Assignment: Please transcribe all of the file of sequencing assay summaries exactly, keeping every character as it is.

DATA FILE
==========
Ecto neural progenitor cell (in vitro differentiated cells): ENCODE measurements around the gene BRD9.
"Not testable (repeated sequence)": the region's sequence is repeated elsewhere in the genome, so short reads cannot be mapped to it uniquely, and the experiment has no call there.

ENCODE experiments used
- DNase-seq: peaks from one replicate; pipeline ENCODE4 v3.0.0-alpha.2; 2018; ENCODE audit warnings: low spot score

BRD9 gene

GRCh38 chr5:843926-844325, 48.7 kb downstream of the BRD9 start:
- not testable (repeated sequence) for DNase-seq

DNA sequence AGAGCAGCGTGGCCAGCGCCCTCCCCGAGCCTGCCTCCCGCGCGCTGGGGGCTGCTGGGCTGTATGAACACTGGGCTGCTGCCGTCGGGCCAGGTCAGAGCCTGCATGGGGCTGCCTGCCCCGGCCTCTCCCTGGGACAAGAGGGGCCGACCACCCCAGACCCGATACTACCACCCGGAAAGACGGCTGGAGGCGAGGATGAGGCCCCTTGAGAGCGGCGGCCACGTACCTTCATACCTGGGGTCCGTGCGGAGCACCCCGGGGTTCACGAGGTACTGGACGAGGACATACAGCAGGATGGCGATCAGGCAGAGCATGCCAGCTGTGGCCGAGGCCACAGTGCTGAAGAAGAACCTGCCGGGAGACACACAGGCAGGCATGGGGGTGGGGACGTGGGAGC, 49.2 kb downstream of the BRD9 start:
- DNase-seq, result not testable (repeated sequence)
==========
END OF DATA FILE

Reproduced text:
Ecto neural progenitor cell (in vitro differentiated cells): ENCODE measurements around the gene BRD9.
"Not testable (repeated sequence)": the region's sequence is repeated elsewhere in the genome, so short reads cannot be mapped to it uniquely, and the experiment has no call there.

ENCODE experiments used
- DNase-seq: peaks from one replicate; pipeline ENCODE4 v3.0.0-alpha.2; 2018; ENCODE audit warnings: low spot score

BRD9 gene

GRCh38 chr5:843926-844325, 48.7 kb downstream of the BRD9 start:
- not testable (repeated sequence) for DNase-seq

DNA sequence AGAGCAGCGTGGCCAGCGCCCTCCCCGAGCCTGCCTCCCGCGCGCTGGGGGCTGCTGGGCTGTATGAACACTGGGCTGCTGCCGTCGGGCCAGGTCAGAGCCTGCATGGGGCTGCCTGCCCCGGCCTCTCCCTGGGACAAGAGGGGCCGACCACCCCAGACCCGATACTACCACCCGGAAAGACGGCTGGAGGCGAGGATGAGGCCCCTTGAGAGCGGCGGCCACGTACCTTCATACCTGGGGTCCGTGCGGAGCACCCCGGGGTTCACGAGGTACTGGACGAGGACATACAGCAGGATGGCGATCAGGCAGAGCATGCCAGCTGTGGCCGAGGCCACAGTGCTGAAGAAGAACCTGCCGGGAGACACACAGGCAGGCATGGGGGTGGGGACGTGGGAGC, 49.2 kb downstream of the BRD9 start:
- DNase-seq, result not testable (repeated sequence)